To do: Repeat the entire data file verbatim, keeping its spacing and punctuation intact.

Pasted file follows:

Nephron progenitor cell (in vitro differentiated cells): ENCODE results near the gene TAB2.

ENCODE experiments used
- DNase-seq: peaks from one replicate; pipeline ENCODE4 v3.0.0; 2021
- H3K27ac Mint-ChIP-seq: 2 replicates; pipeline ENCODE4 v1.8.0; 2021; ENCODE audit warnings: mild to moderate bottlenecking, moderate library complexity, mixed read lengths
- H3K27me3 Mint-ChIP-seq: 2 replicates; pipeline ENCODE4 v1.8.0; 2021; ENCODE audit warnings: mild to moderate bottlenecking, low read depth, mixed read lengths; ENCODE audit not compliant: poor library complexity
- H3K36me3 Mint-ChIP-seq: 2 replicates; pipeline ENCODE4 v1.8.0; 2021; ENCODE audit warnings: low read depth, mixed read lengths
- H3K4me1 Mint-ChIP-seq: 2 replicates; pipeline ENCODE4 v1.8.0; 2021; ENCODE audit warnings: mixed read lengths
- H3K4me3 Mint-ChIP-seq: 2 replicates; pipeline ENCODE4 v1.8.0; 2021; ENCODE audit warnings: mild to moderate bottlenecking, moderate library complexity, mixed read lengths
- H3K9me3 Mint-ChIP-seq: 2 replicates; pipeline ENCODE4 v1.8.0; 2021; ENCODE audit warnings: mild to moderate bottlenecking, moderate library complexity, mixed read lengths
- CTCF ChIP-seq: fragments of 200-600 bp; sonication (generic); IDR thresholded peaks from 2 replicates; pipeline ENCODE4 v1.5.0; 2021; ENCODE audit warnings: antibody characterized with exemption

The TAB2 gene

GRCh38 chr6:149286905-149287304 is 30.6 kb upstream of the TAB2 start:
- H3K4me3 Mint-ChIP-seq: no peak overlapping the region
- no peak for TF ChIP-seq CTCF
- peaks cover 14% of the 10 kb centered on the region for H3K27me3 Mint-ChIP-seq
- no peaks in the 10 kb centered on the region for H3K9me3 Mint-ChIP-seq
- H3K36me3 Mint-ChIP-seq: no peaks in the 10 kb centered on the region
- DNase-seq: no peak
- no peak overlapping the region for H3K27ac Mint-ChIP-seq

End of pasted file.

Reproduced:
Nephron progenitor cell (in vitro differentiated cells): ENCODE results near the gene TAB2.

ENCODE experiments used
- DNase-seq: peaks from one replicate; pipeline ENCODE4 v3.0.0; 2021
- H3K27ac Mint-ChIP-seq: 2 replicates; pipeline ENCODE4 v1.8.0; 2021; ENCODE audit warnings: mild to moderate bottlenecking, moderate library complexity, mixed read lengths
- H3K27me3 Mint-ChIP-seq: 2 replicates; pipeline ENCODE4 v1.8.0; 2021; ENCODE audit warnings: mild to moderate bottlenecking, low read depth, mixed read lengths; ENCODE audit not compliant: poor library complexity
- H3K36me3 Mint-ChIP-seq: 2 replicates; pipeline ENCODE4 v1.8.0; 2021; ENCODE audit warnings: low read depth, mixed read lengths
- H3K4me1 Mint-ChIP-seq: 2 replicates; pipeline ENCODE4 v1.8.0; 2021; ENCODE audit warnings: mixed read lengths
- H3K4me3 Mint-ChIP-seq: 2 replicates; pipeline ENCODE4 v1.8.0; 2021; ENCODE audit warnings: mild to moderate bottlenecking, moderate library complexity, mixed read lengths
- H3K9me3 Mint-ChIP-seq: 2 replicates; pipeline ENCODE4 v1.8.0; 2021; ENCODE audit warnings: mild to moderate bottlenecking, moderate library complexity, mixed read lengths
- CTCF ChIP-seq: fragments of 200-600 bp; sonication (generic); IDR thresholded peaks from 2 replicates; pipeline ENCODE4 v1.5.0; 2021; ENCODE audit warnings: antibody characterized with exemption

The TAB2 gene

GRCh38 chr6:149286905-149287304 is 30.6 kb upstream of the TAB2 start:
- H3K4me3 Mint-ChIP-seq: no peak overlapping the region
- no peak for TF ChIP-seq CTCF
- peaks cover 14% of the 10 kb centered on the region for H3K27me3 Mint-ChIP-seq
- no peaks in the 10 kb centered on the region for H3K9me3 Mint-ChIP-seq
- H3K36me3 Mint-ChIP-seq: no peaks in the 10 kb centered on the region
- DNase-seq: no peak
- no peak overlapping the region for H3K27ac Mint-ChIP-seq